Press Release

For Immediate Release
Contact: Cara Smith
312-814-3118
877-844-5461 (TTY)

csmith@atg.state.il.us
November 27, 2006

MADIGAN ANNOUNCES SETTLEMENT WITH FLORIDA COMPANY OVER FREE MEDICINE SERVICES

CONSUMERS MAY BE ELIGIBLE FOR REFUNDS

Chicago – Attorney General Lisa Madigan announced a settlement agreement with a Naples, Florida corporation over allegations that the company deceptively marketed services to assist consumers in applying for free prescription drugs from pharmaceutical companies when, in fact, consumers could obtain information about pharmaceutical assistance programs for free.

Under the settlement agreement, Illinois consumers who purchased services from Consumer Savings Direct, Inc., doing business as Free Medicine Direct, have until December 31, 2006 to file complaints with the Attorney General’s Consumer Fraud Bureau to be eligible for a refund. 

Madigan’s lawsuit alleged that in promising consumers access to free prescription drugs, Free Medicine Direct failed to disclose all of the terms and conditions of the process for determining eligibility for pharmaceutical assistance programs.  Specifically, according to the complaint, Free Medicine Direct misled consumers into believing that if they answered a set of preliminary questions regarding age and income, they would automatically qualify for free medicine.  However, pharmaceutical companies – and not Free Medicine Direct – actually made the eligibility determinations for these programs. 

In addition, Madigan’s complaint alleged that Free Medicine Direct’s print advertisements failed to disclose the registration fee of at least $199.95.  During a high-pressure sales call, Free Medicine Direct’s customer service agents allegedly assured consumers that the registration fee would be 100% refundable.  However, according to the lawsuit, Free Medicine Direct refused to make refunds to consumers.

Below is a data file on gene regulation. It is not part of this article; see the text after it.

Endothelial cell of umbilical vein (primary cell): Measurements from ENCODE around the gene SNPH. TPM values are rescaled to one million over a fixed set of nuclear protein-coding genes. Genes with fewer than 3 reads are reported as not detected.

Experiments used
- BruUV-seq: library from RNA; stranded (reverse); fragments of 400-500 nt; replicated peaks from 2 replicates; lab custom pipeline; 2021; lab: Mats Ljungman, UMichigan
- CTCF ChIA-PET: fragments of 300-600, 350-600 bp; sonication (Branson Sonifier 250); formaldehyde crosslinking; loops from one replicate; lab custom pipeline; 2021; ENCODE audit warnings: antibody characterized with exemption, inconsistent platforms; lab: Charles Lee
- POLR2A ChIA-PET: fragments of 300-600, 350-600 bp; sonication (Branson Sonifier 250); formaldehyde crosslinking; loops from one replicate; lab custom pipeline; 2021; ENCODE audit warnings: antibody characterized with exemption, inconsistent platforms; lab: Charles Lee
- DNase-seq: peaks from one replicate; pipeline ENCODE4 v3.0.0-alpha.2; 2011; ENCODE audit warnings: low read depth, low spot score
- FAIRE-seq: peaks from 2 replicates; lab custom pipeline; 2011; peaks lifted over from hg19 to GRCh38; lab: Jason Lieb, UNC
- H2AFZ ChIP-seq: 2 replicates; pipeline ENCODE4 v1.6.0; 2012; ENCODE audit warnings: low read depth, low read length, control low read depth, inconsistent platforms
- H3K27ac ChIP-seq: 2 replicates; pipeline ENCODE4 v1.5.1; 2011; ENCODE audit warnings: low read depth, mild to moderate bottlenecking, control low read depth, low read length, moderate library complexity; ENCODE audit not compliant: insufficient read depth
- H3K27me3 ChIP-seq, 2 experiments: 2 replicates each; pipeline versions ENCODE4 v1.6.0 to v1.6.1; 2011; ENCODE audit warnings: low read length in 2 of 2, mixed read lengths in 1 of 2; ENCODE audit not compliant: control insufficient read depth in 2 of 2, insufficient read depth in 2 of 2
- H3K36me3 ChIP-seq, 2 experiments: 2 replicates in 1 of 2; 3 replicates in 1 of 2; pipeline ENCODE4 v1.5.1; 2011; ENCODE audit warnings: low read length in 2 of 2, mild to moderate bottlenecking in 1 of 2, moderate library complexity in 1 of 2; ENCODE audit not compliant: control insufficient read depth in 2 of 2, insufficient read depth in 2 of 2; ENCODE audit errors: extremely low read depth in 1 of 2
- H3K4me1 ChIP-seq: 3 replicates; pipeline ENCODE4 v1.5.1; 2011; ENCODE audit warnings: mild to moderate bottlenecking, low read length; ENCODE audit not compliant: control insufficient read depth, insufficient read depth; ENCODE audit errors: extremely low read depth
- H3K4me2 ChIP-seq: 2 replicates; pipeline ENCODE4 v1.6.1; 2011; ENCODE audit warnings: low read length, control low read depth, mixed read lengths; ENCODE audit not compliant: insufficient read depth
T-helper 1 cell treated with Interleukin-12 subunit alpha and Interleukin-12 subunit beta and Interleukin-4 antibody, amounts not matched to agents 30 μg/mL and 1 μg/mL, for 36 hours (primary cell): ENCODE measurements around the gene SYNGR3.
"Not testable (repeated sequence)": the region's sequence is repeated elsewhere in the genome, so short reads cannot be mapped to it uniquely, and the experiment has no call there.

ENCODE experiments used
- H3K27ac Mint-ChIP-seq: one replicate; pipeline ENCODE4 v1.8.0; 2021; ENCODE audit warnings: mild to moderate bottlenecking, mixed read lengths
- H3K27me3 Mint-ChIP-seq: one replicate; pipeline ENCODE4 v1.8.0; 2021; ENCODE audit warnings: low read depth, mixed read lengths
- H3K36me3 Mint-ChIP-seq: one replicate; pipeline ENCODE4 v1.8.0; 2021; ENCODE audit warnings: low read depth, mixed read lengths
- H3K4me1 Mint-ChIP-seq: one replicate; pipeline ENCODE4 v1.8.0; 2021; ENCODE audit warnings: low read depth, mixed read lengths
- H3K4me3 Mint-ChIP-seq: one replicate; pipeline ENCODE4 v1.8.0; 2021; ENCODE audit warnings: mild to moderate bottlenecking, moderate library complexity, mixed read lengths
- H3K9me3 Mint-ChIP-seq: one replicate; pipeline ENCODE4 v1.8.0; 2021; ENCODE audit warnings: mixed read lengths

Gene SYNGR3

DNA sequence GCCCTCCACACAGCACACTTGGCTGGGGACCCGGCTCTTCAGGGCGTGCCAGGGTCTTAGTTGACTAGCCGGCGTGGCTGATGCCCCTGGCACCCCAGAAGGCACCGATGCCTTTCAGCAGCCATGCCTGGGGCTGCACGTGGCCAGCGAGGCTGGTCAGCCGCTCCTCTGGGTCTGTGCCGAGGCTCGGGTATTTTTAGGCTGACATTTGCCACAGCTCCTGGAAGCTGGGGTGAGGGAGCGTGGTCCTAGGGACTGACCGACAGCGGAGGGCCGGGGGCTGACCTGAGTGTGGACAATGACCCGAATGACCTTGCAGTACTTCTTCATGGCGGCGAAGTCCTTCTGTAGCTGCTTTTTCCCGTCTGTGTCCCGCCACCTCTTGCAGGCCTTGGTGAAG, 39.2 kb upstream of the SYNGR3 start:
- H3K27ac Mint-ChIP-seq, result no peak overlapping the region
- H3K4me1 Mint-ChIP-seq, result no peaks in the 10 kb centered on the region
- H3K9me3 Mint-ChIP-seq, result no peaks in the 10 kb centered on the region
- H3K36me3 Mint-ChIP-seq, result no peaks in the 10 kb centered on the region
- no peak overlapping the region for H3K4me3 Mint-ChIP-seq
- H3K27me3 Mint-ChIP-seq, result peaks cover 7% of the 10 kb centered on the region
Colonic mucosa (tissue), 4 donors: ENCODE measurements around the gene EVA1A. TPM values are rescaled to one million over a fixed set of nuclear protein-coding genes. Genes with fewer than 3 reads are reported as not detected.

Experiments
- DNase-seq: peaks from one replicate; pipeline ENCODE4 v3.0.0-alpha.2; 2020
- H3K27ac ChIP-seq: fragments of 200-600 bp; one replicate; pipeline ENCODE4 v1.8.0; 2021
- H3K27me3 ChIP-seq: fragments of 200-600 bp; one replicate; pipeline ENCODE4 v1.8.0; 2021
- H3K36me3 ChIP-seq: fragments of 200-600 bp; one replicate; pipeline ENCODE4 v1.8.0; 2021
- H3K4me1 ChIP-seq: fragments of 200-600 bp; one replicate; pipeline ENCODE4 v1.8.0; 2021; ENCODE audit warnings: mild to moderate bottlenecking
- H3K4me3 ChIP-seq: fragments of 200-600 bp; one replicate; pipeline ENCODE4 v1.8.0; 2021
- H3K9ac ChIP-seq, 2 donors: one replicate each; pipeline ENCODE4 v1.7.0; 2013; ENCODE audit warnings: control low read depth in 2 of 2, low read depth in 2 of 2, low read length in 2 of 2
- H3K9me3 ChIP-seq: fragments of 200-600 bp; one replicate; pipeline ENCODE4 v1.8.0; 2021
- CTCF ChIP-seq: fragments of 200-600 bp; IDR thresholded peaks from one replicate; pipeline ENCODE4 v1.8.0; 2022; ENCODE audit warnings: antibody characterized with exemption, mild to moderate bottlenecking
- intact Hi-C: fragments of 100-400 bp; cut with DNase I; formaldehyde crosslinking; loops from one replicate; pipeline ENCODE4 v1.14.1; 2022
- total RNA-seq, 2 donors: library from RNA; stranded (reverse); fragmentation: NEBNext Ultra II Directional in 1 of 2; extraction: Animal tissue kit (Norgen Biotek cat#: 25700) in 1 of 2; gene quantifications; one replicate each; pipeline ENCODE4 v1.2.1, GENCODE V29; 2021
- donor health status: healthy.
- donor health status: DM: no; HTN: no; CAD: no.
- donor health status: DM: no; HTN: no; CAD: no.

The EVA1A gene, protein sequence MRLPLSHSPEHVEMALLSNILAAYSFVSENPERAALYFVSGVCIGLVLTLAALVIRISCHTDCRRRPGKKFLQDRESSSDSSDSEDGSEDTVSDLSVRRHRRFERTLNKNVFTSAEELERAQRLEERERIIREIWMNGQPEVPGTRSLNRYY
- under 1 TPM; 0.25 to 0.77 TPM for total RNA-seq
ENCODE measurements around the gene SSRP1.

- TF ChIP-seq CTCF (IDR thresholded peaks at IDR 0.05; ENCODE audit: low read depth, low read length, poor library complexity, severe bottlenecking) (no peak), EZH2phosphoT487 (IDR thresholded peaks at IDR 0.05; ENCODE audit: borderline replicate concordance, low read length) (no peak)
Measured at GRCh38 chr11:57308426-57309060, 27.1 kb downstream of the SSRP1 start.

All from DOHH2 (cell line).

“When consumers see a service or product advertised as free, I urge them to carefully research the offer before providing payment information,” Madigan said.   “These types of scams are so unfortunate because they target vulnerable consumers who suffer most when the loss occurs,” Madigan said.   
             
As part of the consent decree, filed October 30, 2006 in the Circuit Court of Cook County, Free Medicine Direct agreed to refrain from engaging in the business that was the subject of this lawsuit.  Specifically, the company agreed to refrain from (1) selling services to assist Illinois consumers in applying for pharmaceutical companies’ patient assistance programs; (2) representing a product or service is free unless it is actually free; (3) representing that their company is affiliated or associated with pharmaceutical companies when that is not the case; (4) representing a service or product is refundable without disclosing all material terms and conditions; and (5) charging fees or withdrawing funds from consumer’s accounts without full disclosure of all terms and the consumer’s express approval.

In addition, Free Medicine Direct has agreed to pay $5,000 to the state, and has made additional payments to reimburse consumers who had previously complained to the Attorney General’s Office.

The defendant’s agreement to the provisions of the consent order does not constitute an admission of liability. 

Assistant Attorney General Ryan Tyrrell Lipinski handled the case for Madigan’s Consumer Fraud Bureau.

Consumers who purchased services from Consumer Savings Direct or Free Medicine Direct should file a complaint and seek a refund.  To file a complaint and be eligible for a refund, consumers should call the Attorney General’s Consumer Fraud Hotline:

Chicago: 1-800-386-5438 and 1-800-964-3013 (TTY)
Springfield: 1-800-243-0618 and 1-877-844-5461 (TTY)
Carbondale: 1-800-243-0607 and 1-877-675-9339 (TTY)
Spanish-language hotline: 1-866-310-8398

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